Setanta is a sports broadcaster that emerged from an Irish dance hall in West London in the 1990s. Since 2004 it has grown rapidly, acquiring major sporting rights and acting as something of a rival to Sky. However, Setanta has now gone into administration following the collapse of talks with a US investor, its failure to pay a number of sporting organisations and the loss of its English Premier League games. Having less than 60% of the annual subscribers needed, and competing against Sky, it is hardly surprising that this broadcaster has now exited the industry. But, what are the reasons behind this collapse? Marketing, advertising, pricing, the recession or dominance by its competitors? What will be the impact of this bankruptcy on its employees, the Pay TV market, sporting organisations and its customers?
Offer made for stake in Setanta BBC News (12/6/09)
Troubled sports channel stops broadcasting CBBC Newsround (24/6/09)
Setanta goes off air with loss of more than 200 jobs Guardian, James Robinson, Leigh Holmwood (23/6/09)
Blavatnik offers Setanta lifeline BBC News, Robert Peston (12/6/09)
Last-ditch effort to save Setanta BBC News (9/6/09)
Football’s minnows braced to take full force of Setanta collapse Guardian, Owen Gibson (24/6/09)
UFC: After Setanta divorce where now: Bravo, Viring, Channel 5 or Sky? Telegraph, Gareth Davies (23/6/09)
Setanta sports taken off air in Britain Times Online, Dan Sabbagh (23/6/09)
- How was Setanta able to expand so quickly? Is this part of the reason for its failure?
- Premium content, such as Premier League matches, is already dominated by BSkyB. What does the collapse of Setanta mean for the structure of the Pay TV market?
- What reasons could explain Setanta’s inability to attract sufficient subscribers? Is its collapse a consequence of the recession, or are there other factors? What are they?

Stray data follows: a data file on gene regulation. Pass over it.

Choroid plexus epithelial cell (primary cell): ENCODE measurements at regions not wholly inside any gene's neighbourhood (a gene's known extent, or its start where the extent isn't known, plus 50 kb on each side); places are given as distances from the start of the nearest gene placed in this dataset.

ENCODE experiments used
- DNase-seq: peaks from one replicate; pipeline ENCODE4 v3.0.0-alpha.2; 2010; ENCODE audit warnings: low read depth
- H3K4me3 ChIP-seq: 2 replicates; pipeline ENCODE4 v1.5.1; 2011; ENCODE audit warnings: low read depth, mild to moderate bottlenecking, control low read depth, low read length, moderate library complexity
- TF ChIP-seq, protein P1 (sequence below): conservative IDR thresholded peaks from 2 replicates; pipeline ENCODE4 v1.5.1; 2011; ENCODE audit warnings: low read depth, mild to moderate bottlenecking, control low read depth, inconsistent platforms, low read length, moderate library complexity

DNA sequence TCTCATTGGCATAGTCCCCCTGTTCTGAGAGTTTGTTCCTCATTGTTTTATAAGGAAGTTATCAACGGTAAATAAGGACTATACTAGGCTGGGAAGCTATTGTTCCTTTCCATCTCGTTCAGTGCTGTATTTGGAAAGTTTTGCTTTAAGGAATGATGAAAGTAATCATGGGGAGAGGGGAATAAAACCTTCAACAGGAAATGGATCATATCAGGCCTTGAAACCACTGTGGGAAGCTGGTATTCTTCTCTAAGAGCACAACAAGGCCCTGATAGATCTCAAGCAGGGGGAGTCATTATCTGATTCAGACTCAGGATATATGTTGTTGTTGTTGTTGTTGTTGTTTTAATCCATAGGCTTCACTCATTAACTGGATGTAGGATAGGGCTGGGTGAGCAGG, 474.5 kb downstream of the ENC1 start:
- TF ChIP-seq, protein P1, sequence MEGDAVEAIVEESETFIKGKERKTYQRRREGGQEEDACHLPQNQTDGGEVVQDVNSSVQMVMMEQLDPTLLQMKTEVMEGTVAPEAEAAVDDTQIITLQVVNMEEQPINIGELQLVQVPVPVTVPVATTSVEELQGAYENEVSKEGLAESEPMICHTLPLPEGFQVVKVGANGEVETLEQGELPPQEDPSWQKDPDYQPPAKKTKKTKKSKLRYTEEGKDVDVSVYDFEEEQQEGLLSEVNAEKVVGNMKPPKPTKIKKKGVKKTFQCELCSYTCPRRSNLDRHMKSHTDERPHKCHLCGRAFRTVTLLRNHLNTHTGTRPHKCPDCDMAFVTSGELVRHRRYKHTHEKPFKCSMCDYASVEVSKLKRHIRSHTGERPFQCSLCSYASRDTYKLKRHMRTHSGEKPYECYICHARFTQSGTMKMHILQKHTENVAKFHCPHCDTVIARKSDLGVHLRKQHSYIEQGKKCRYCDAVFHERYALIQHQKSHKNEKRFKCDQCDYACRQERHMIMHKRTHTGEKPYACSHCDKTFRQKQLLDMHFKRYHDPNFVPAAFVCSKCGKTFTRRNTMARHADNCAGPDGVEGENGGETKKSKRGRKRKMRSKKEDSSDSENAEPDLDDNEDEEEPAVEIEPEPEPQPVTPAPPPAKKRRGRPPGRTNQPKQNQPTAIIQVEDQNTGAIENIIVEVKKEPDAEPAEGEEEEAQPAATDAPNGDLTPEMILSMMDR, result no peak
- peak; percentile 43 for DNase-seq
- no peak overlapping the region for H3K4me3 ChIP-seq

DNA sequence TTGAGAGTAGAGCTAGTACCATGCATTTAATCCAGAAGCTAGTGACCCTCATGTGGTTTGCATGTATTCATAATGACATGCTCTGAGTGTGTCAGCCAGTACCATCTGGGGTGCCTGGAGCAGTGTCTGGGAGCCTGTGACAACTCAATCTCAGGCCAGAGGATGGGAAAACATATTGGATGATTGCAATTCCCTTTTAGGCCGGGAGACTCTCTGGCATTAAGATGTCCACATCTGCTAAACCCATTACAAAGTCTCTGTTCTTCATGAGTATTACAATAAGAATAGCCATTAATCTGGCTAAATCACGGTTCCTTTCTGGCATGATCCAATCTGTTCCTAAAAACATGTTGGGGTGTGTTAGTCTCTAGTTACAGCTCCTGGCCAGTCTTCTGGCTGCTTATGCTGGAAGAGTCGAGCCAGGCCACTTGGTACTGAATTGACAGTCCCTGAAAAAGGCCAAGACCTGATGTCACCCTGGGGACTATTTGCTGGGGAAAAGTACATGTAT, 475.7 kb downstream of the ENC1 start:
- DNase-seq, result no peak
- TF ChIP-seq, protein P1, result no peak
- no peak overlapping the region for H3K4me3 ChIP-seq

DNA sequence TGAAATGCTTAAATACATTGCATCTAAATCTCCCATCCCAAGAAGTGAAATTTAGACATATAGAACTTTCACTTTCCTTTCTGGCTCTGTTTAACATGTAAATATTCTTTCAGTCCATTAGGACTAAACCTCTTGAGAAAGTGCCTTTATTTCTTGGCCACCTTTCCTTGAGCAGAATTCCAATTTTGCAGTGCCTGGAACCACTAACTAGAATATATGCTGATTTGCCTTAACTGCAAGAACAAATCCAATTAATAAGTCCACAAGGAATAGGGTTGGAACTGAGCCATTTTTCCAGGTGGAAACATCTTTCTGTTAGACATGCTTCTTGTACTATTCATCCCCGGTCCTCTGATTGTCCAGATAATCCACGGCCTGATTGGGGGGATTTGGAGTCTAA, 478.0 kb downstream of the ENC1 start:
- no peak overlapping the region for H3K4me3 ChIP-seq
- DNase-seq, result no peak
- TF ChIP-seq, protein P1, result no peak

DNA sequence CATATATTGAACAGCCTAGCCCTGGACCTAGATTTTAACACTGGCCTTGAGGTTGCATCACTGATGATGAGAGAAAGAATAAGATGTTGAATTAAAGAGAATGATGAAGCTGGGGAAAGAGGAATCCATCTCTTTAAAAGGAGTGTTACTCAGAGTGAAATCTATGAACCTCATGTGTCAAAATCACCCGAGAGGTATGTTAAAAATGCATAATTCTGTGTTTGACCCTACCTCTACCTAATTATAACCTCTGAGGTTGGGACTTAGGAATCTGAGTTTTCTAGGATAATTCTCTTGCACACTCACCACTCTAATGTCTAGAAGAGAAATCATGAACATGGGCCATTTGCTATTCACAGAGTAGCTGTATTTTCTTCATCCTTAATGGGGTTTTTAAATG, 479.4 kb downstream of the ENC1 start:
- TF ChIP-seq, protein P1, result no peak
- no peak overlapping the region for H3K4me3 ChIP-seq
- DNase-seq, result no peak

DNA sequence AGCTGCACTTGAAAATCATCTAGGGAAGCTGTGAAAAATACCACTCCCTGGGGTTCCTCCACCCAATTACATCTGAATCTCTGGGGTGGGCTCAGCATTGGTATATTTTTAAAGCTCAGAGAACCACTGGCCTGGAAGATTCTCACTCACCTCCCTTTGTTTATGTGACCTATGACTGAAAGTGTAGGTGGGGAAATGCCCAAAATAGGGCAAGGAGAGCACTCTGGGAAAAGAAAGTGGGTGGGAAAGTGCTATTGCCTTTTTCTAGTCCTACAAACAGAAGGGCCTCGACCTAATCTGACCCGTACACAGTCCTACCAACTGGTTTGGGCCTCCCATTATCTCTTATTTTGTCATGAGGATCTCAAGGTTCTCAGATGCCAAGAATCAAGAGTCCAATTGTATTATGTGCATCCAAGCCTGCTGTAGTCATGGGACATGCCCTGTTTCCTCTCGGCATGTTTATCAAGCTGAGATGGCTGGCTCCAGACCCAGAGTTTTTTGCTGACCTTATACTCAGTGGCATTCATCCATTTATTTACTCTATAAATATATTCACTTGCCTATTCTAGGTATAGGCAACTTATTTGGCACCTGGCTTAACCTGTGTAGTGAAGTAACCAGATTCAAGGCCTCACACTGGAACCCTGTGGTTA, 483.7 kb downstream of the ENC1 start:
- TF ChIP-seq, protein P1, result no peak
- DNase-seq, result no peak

- Who will lose out from Setanta’s bankruptcy? Think about all those connected with Setanta. What will happen to the Scottish Premier League, which has paid the SPL clubs out of its own pocket? Will it get this money back?
- Do you think there were any other options open in a bid to rescue Setanta? If Ofcom had stepped in to regulate the industry, would it have made a difference?
The following articles look at a recently published book by George Akerlof of the University of California, Berkeley, and Robert Shiller of Yale. They examine the role of what Keynes called ‘animal spirits’ and is the title of the book.
The motivation to make economic decisions (to buy, to sell, to invest, etc) may not be ‘rational’ in the sense of carefully weighing up marginal costs and marginal benefits. Rather it can be one of over-optimism in good times or over-pessimism in bad times. Just as individuals have ‘mood swings’, so there can be collective mood swings too. After all, confidence, or lack of it, is contagious. This motivation that drives people to action is what is meant by animal spirits.
But are animal spirits a blessing to be nurtured or a curse to be reined in? Should governments seek to constrain them?
An economic bestiary The Economist (26/3/09)
Good Government and Animal Spirits Wall Street Journal (23/4/09)
Irrational Exuberance New York Times (17/4/09)
Animal Spirits: A Q&A With George Akerlof Freakonomics: New York Times blog (30/4/09)
- Describe what is meant by ‘animal spirits’ and their effects on human behaviour.